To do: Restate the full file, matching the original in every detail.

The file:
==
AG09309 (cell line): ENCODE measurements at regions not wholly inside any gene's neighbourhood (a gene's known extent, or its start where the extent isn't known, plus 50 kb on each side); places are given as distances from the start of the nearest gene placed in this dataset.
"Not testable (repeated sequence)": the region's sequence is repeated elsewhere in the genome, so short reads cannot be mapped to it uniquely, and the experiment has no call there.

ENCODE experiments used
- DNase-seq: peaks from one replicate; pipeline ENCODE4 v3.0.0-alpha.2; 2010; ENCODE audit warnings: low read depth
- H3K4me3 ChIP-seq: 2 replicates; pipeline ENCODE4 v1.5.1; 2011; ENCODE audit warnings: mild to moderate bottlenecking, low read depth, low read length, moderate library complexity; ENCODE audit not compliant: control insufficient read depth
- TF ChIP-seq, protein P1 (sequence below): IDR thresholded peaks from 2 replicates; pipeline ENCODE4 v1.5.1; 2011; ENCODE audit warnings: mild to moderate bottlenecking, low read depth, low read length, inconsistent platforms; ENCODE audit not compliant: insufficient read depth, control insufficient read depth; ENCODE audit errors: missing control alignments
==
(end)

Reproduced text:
AG09309 (cell line): ENCODE measurements at regions not wholly inside any gene's neighbourhood (a gene's known extent, or its start where the extent isn't known, plus 50 kb on each side); places are given as distances from the start of the nearest gene placed in this dataset.
"Not testable (repeated sequence)": the region's sequence is repeated elsewhere in the genome, so short reads cannot be mapped to it uniquely, and the experiment has no call there.

ENCODE experiments used
- DNase-seq: peaks from one replicate; pipeline ENCODE4 v3.0.0-alpha.2; 2010; ENCODE audit warnings: low read depth
- H3K4me3 ChIP-seq: 2 replicates; pipeline ENCODE4 v1.5.1; 2011; ENCODE audit warnings: mild to moderate bottlenecking, low read depth, low read length, moderate library complexity; ENCODE audit not compliant: control insufficient read depth
- TF ChIP-seq, protein P1 (sequence below): IDR thresholded peaks from 2 replicates; pipeline ENCODE4 v1.5.1; 2011; ENCODE audit warnings: mild to moderate bottlenecking, low read depth, low read length, inconsistent platforms; ENCODE audit not compliant: insufficient read depth, control insufficient read depth; ENCODE audit errors: missing control alignments